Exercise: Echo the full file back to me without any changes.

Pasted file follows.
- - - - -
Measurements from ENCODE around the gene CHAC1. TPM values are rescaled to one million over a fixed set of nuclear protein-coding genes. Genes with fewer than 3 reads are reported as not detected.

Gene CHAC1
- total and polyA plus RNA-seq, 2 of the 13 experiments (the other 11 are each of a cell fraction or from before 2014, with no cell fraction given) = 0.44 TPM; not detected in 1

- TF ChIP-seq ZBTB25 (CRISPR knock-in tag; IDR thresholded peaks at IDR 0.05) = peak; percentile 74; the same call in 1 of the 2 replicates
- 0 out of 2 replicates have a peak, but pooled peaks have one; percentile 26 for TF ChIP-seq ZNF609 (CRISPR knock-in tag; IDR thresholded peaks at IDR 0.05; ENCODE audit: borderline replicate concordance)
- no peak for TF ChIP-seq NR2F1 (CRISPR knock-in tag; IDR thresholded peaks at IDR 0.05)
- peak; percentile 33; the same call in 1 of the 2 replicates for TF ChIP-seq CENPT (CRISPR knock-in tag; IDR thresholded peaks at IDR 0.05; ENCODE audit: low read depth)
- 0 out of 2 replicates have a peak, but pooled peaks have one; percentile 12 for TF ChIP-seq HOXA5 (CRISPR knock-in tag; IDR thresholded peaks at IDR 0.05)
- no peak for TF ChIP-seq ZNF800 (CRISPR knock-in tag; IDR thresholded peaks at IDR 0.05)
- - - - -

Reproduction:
Measurements from ENCODE around the gene CHAC1. TPM values are rescaled to one million over a fixed set of nuclear protein-coding genes. Genes with fewer than 3 reads are reported as not detected.

Gene CHAC1
- total and polyA plus RNA-seq, 2 of the 13 experiments (the other 11 are each of a cell fraction or from before 2014, with no cell fraction given) = 0.44 TPM; not detected in 1

- TF ChIP-seq ZBTB25 (CRISPR knock-in tag; IDR thresholded peaks at IDR 0.05) = peak; percentile 74; the same call in 1 of the 2 replicates
- 0 out of 2 replicates have a peak, but pooled peaks have one; percentile 26 for TF ChIP-seq ZNF609 (CRISPR knock-in tag; IDR thresholded peaks at IDR 0.05; ENCODE audit: borderline replicate concordance)
- no peak for TF ChIP-seq NR2F1 (CRISPR knock-in tag; IDR thresholded peaks at IDR 0.05)
- peak; percentile 33; the same call in 1 of the 2 replicates for TF ChIP-seq CENPT (CRISPR knock-in tag; IDR thresholded peaks at IDR 0.05; ENCODE audit: low read depth)
- 0 out of 2 replicates have a peak, but pooled peaks have one; percentile 12 for TF ChIP-seq HOXA5 (CRISPR knock-in tag; IDR thresholded peaks at IDR 0.05)
- no peak for TF ChIP-seq ZNF800 (CRISPR knock-in tag; IDR thresholded peaks at IDR 0.05)